Digital means – Recognising that some government leaders do not currently consider opening schools as an option, children and youth asked for digital means and access to the internet in order to continue learning. This could be through providing devices to children who do not have them in their households or through community centres with access to computers.
“I think the decisionmakers should consider that in some households they only have one device for four or five people to connect to their classes. They could give them gadgets so everyone in a household can connect.” – Luis from Guatemala.
“To face Covid-19, we need a stronger internet connection and basic social services like electricity and water, as those are very weak in Yemen.” – Ismail from Yemen.
“I would ask to make some community centres, where they would lend computers to do homework, with good internet access and to be a centre for socialisation. We completely isolated ourselves in our homes and don’t talk to anyone. For those of us who are not in the city, the internet does not work well.” – Regina from Mexico.
Mental health support – Child and adolescent mental health has been profoundly exacerbated by the pandemic. They explained that the pandemic has brought many uncertainties to them, their friends and their families. With daily updates about the virus and lockdowns dominating media channels around the world, people’s mental health has been negatively affected as a result of being overexposed to somber news. During all our sessions young people asked for special counselling sessions or mentorship to overcome the challenges brought by the pandemic.
“I would ask them [the local government] to better guarantee the mental health of students since not all of us can face situations in the same way. There are young people who have had a harder time adapting to this reality.” – Violeta from El Salvador
“We would ask the local community to organise communal entertaining and educative activities while respecting the social distancing regulations like our activities in our Aflatoun Club.” – Aflatoun club student from Tunisia
Financial support for their families – Children also voiced concerns over the financial situation in their families. Many parents lost their jobs during the pandemic, and some children on the calls lost members of their families due to the coronavirus. Because in many countries there are (formal or informal) fees to access education, students asked for scholarships or waiving of fees to support their education. They also asked for help to their parents who lost their sources of income and find them jobs.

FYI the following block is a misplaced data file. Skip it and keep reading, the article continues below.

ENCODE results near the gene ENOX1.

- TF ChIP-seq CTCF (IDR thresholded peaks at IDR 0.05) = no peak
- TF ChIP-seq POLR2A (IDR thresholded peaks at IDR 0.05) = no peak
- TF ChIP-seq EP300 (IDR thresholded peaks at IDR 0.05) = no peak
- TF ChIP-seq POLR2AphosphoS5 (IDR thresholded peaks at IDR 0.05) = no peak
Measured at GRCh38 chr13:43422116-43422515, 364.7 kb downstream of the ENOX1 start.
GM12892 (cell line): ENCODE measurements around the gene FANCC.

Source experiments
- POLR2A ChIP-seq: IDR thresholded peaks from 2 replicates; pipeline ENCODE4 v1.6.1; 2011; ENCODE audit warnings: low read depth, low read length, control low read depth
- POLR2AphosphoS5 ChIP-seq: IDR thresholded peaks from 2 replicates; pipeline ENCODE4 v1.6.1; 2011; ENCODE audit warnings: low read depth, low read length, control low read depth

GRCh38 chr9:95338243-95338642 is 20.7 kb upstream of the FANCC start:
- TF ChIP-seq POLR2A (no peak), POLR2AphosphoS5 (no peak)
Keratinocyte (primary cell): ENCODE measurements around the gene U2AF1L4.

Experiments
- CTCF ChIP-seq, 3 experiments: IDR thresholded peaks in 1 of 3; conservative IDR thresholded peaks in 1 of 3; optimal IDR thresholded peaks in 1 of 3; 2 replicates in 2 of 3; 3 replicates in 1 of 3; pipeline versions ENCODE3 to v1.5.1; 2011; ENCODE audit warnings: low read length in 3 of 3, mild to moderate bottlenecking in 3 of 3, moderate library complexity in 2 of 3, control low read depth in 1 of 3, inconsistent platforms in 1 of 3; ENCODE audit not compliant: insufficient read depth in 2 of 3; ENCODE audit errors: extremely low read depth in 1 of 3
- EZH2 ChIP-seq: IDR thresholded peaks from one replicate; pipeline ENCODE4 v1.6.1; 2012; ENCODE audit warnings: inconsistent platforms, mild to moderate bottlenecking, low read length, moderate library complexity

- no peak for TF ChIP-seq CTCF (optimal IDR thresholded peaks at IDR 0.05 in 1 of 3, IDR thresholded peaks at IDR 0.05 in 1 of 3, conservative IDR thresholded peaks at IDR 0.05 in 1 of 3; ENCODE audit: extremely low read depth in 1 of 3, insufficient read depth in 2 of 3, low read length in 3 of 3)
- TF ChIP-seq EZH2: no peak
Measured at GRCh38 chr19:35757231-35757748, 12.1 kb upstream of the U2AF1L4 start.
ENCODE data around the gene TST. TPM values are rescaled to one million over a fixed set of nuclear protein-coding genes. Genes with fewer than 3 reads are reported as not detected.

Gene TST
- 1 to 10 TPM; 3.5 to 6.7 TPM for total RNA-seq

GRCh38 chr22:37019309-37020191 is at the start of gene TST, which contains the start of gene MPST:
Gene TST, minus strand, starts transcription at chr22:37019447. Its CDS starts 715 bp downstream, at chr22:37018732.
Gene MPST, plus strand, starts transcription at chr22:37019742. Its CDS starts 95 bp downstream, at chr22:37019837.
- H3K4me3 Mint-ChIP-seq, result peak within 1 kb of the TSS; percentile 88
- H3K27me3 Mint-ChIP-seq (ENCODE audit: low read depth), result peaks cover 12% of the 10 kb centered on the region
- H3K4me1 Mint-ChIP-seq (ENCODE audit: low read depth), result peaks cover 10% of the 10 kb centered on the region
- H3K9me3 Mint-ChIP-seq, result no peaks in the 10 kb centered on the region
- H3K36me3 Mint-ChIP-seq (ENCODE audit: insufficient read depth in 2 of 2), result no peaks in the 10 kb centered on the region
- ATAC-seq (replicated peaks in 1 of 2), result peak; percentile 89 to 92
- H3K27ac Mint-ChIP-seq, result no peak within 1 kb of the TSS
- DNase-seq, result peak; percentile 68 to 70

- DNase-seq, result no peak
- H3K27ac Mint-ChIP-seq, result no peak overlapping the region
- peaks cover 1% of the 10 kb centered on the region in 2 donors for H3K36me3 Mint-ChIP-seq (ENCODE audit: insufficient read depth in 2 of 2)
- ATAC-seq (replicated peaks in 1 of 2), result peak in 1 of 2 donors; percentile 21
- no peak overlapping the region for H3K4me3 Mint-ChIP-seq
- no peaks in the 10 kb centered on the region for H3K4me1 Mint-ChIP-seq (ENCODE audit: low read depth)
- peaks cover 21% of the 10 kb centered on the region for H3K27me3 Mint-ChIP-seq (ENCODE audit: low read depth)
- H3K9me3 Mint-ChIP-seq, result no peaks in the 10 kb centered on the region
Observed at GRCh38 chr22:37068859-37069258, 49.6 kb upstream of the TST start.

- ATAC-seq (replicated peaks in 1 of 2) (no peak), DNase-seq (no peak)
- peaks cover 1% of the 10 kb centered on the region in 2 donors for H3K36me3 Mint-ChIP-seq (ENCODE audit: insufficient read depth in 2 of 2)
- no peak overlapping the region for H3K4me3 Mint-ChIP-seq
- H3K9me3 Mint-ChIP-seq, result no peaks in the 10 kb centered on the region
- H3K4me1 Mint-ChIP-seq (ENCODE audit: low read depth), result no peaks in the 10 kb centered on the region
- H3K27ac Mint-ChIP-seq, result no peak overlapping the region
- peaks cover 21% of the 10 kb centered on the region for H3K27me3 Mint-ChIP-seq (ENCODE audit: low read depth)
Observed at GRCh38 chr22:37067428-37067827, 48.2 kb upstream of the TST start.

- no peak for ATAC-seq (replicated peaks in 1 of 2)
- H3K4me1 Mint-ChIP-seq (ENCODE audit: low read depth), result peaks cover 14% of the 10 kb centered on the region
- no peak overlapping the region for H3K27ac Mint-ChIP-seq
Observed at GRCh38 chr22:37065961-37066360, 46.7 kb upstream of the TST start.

“I would like to ask the President to make more changes to student finance. For example, that in all schools in Colombia we can go to school and learn how to save, and how to manage expenses. And also make better investments in students’ finances.” – Alison from Colombia.
Looking forward – Building a future
As the pandemic continues, students are asking their government leaders and other decisionmakers to listen to them and address their needs and those of their families. What they are asking for is very reasonable. They are demanding their right to access quality and relevant education, they are asking for help to reduce their anxiety, and they are asking for help in taking care of the finances of their parents and caregivers.
The children are pleading to governments, international organisations, NGOs, community leaders, schools, teachers to collaborate and cooperate in order to make sure that their future continuous today!
Aflatoun and its partners will intensify their efforts to provide children and young people with the knowledge and skills to build resiliency and improve their lives. Let’s all work together to assist them with their straightforward requests, let’s help them prepare for a hopeful future now!
“Being at home for so many months felt constricting since people of my age could not do things we were used to doing before. During the whole time, I was thinking about when this pandemic would end. Looking at it now, I would say that this pandemic is not an easy fight. And it is not only a fight within us but a fight for all people around the globe. As we see the pandemic from different perspectives in different countries, everything could end with one thought, that if we work together and fight this pandemic as one, we can indeed heal from it.” – Aiman from the Philippines.
Let’s work together, as Aiman said, to Share, Inspire, Empower!
We want to thank all children and youth who participated in the calls with us, and we want to thank all our network partners who made it possible:
Fundación AMG – Guatemala
Fundacion CFA – Colombia
Fundación EDUCA México, A.C.
Nuestra Escuela – Puerto Rico
Plan International – Brazil
Programa Oportunidades, Fundación Gloria de Kriete – El Salvador
BRAC – Bangladesh
Be Better – China
Children International Kolkata – India
Children International Delhi – India
Meljol – India
Childfund – International
Humana Child Aid Society Sabah – Malaysia
Primary Education Project Pakistan
NATCCO – Philippines
Children International Manila – Philippines
Children International Bicol – Philippines
Room to Read Sri Lanka
Network for Education Children and Youth – Sri Lanka
Junior Achievement Zimbabwe
Dorcas Ethiopia/ EGCDWO – LIDETA CHILD AND FAMILY EMPOWERMENT PROJECT – Ethiopia
Ministry of Basic Education of The Gambia
Savana Signatures – Ghana
Programme Education Financiere (PEF) – Ivory Coast
La Fédération des syndicats de l’éducation nationale (FESEN) – Togo
CAMIDE-GAP – Mali
Association pour la Defense des Enfants du Niger (ADENI) – Niger
Cadre de Concertation des ONG et Associations actives en Education de Base Burkina Faso (CCEB_BF) – Burkina Faso
Middle East & North Africa
Mobaderoon – Syria
Enda inter-arabe – Tunisia
Life Vision for Development – Egypt
For All Foundation – Yemen
Europe and Central Asia
“Children of Armenia Charitable” Fund – Armenia
Nadácia otvorenej spoločnosti Bratislava / Open Society Foundation / NOS-OSF – Slovakia
Association Students Lab – Italy
Ministry of Education and Sciences of Ukraine
ORAV – Turkey